A critical look at what it means to be an actor
by Emily Day
Entertainment award show season officially kicked off Sunday, Jan. 8, with the 74th annual Golden Globe Awards. Though some may say that the Golden Globes are less prestigious than perhaps the Oscars, the Globes honors a wide array of talents, spanning acting to musical scores, from both film and television.
Coming off the heels of a controversial year, the Globes was marked by two key factors: the unquestionable success of “La La Land” and the controversial discussion of an actor’s responsibility to be empathetic.
Already slotted as a favorite going into the evening, “La La Land” completely stole the show. It not only walked away winning each of the seven awards it was nominated for, but in doing so, broke a Globes record. In addition to receiving the title of best musical/comedy film, leads Emma Stone and Ryan Gosling won best actress and actor respectively, while its director, Damien Chazelle, earned best director and screenplay awards. Finally, to top it all off, “La La Land” was awarded Best Original Score and Best Original Song.
As a movie written to celebrate the arts and the creative people who pursue art, it seems fitting that “La La Land” should be honored at an award show celebrating the arts. In her acceptance speech, Stone dedicated her award to the fellow dreamers for which the movie was created.
“This is a film for dreamers,” she said. “I think that hope and creativity are two of the most important things in this world and that’s what this movie is about.”
Stone continued encouraging creatives to keep pushing ahead despite rejection, saying that she shares her award with them.
Later in the evening, three-time Oscar-winner Meryl Streep used her Cecil B. DeMille Lifetime Achievement Award speech to encourage her fellow actors to use their unique platform to showcase empathy. Despite her voice being weak from illness, she urged her colleagues to use their platform to give a voice to misrepresented people groups especially in light of the current social and political climate.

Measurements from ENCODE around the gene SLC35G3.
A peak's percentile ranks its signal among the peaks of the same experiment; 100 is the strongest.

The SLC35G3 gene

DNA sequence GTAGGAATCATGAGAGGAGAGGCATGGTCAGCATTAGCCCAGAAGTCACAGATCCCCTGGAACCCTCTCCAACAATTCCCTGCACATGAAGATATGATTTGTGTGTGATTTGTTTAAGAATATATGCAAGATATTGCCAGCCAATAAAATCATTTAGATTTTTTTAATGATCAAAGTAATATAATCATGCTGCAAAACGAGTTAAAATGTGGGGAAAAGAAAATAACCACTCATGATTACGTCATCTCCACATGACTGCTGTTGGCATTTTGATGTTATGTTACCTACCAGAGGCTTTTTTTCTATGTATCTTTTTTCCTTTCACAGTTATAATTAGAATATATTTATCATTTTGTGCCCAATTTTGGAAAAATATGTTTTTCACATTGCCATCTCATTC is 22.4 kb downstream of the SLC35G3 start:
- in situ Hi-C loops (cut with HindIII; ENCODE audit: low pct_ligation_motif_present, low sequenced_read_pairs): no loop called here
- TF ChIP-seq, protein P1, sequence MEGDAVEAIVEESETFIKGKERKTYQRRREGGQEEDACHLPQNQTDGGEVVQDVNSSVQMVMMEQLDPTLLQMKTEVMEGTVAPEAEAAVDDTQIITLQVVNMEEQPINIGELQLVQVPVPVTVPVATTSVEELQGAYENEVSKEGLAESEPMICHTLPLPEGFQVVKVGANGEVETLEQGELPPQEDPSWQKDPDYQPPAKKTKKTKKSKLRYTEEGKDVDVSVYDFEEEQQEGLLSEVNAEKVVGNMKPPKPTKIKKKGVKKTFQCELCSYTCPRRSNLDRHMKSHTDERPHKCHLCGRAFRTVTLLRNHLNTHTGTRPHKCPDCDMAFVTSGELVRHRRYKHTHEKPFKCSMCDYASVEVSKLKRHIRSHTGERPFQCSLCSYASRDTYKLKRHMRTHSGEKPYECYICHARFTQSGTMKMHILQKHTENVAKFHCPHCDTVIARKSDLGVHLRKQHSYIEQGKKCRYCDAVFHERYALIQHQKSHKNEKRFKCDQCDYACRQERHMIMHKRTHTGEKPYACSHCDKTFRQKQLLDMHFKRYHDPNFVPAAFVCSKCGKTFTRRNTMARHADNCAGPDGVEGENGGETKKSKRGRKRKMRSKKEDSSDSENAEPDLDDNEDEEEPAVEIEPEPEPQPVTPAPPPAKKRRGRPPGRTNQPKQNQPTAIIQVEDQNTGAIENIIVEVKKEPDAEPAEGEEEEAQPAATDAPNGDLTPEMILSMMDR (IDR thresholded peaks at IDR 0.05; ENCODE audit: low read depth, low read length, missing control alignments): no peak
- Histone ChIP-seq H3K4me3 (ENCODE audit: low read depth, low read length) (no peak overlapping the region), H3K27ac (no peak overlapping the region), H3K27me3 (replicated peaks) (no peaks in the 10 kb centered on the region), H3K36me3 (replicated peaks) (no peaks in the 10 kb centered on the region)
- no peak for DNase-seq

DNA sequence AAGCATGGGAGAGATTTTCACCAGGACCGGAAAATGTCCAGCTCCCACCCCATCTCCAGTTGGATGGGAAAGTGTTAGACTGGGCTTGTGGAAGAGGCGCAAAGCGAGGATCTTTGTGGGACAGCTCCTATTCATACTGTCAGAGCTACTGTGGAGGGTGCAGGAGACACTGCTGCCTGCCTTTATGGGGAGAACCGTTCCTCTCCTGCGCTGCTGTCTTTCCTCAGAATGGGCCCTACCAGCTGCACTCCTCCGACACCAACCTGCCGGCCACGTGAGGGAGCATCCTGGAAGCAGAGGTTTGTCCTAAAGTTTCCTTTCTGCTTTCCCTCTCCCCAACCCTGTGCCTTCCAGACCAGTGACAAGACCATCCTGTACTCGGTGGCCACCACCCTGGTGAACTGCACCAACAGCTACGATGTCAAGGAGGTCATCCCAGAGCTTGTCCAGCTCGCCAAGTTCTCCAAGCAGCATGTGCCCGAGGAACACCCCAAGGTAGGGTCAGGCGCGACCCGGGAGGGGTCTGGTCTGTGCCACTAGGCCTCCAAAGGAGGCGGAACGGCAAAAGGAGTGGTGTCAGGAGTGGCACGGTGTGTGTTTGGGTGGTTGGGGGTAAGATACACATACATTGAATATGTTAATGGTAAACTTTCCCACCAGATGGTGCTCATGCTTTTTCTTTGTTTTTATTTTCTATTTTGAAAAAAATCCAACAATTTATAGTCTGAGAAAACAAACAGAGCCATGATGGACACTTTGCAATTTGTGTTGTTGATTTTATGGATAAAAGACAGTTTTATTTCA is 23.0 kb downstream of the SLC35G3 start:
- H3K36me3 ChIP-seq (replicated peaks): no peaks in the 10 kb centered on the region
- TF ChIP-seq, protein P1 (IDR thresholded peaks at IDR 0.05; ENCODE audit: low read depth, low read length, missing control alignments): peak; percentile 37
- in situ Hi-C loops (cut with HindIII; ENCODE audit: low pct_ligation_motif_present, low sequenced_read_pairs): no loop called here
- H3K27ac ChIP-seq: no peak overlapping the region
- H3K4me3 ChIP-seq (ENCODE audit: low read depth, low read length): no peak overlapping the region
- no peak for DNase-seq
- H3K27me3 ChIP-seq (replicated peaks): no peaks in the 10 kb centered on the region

“An actor’s only job is to enter the lives of those different from us and let you feel what that feels like,” Streep said.
Streep did not shy away from calling out President Donald Trump and his campaign, blaming them for fostering a climate where minorities felt defenseless and unsafe. She cited Trump’s alleged mockery of a disabled journalist as a mark of Trump’s disregard for the responsibility his position of power gives him.
“This instinct to humiliate, when it’s modeled by someone in the public platform, by someone powerful, filters down into everybody’s life,” she said. “Cause it kind of gives permission for other people to do the same thing.”
Streep continued encouraging both the press and her fellow actors to come together to hold the government accountable and to stand for truth. She ended with a quote of encouragement from the recently departed Carrie Fisher, “take your broken heart and turn it into art.”
Regardless of political affiliation, it’s encouraging to hear people like Streep, with a large audience, coming to the defense of those who have been forgotten, ignored or mistreated.
The 2017 Golden Globes let people see the more human side of Hollywood. Showing actors as people who want to make a positive impact in the world through the arts.
Emily Day is a senior journalism major and arts & entertainment editor for Cedars. When not writing, she is watching an array of Broadway shows or forcing people to read her overly cliched blog.
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